Clearly, scientific accuracy was important for this particular film, but do you think it’s something filmmakers should strive for in general?
DW: Absolutely. I’d say that should be the case—and can you give people my phone number? [laughs] But seriously, a lot of the stories we tell each other have their roots in the very distant past—not many have roots in the now, or in the future. So I think there is a wonderful opportunity to mix in these things that are just coming over the horizon into our view and our ability to understand. We are finally approaching answers to things that have been mysteries for a very long time, and that’s fantastically exciting.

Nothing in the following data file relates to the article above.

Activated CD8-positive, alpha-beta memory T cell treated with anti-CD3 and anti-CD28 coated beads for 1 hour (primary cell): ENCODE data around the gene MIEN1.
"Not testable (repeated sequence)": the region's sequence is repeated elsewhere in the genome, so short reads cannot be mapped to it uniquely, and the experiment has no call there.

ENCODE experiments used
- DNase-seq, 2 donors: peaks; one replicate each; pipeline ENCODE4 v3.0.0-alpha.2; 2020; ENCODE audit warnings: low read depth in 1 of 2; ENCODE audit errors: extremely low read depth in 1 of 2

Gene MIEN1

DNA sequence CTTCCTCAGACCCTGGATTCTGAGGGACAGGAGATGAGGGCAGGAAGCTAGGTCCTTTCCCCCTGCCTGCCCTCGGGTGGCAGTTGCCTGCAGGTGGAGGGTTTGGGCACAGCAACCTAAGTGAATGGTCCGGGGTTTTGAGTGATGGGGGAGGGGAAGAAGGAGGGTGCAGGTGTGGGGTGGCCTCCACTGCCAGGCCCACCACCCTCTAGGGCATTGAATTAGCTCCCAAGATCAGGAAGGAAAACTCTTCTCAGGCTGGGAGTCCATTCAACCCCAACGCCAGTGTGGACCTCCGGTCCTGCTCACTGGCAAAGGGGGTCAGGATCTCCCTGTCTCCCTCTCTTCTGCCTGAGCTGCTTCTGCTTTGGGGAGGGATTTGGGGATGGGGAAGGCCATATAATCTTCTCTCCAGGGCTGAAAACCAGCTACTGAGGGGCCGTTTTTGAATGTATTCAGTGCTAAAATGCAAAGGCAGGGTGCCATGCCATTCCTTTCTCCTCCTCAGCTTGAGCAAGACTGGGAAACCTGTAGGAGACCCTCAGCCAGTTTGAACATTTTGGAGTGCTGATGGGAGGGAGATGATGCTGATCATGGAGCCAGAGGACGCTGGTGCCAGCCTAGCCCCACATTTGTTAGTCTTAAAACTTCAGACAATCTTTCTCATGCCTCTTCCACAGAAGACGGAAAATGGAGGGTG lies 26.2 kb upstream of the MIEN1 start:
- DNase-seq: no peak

AS: I agree, and I think good science in film is incredibly important today. There is a real appetite for it. We are all immersed every day in news apps on our phones and screens. And let’s be honest—the news isn’t always that nice to listen to. But when we see announcements of a profound new scientific development, whether that’s the launch of a new telescope or the discovery of a potentially habitable planet, it can be uplifting. These are things that we as a human race can all agree on as amazing and inspiring—especially with astronomy. With Clara, I wanted to get the word out that, hey, we are actually looking for habitable planets around other stars right now—and maybe people who watch will then tune in to the next telescope launch or press conference announcing new results. It’s meant to be a celebration of science that brings audiences closer to that reality